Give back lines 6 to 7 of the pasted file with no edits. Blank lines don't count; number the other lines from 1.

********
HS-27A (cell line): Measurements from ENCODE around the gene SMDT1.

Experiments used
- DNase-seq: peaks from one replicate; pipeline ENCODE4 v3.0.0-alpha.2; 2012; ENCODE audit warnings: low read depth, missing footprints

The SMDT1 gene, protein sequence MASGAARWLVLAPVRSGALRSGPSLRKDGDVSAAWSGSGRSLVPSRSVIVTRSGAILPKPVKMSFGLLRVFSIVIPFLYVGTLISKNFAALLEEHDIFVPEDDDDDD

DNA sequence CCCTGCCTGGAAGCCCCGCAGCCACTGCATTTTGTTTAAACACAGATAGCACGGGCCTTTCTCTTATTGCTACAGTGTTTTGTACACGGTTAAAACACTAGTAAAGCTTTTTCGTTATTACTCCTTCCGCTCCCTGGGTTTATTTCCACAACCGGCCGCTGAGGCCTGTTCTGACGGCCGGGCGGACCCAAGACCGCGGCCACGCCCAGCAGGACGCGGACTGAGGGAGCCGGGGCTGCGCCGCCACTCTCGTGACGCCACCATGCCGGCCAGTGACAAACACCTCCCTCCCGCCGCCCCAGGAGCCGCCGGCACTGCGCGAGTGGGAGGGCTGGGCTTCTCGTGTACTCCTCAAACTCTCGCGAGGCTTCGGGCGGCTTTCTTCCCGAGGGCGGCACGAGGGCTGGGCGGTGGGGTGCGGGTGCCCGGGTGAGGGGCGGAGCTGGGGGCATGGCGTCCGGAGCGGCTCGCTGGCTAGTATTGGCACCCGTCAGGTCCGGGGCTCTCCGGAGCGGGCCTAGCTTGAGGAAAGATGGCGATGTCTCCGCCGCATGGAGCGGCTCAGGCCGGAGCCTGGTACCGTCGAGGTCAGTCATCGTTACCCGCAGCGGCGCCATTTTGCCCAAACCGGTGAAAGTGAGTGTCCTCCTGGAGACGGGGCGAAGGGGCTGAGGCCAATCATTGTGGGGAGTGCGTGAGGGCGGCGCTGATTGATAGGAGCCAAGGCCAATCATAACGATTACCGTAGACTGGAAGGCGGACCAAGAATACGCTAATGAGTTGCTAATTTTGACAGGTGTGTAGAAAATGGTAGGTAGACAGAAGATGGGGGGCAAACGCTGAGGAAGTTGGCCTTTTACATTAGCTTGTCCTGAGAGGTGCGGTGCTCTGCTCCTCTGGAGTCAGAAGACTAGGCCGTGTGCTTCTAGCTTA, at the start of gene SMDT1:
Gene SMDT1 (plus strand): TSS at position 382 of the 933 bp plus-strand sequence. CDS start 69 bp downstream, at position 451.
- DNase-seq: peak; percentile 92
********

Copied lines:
Gene SMDT1 (plus strand): TSS at position 382 of the 933 bp plus-strand sequence. CDS start 69 bp downstream, at position 451.
- DNase-seq: peak; percentile 92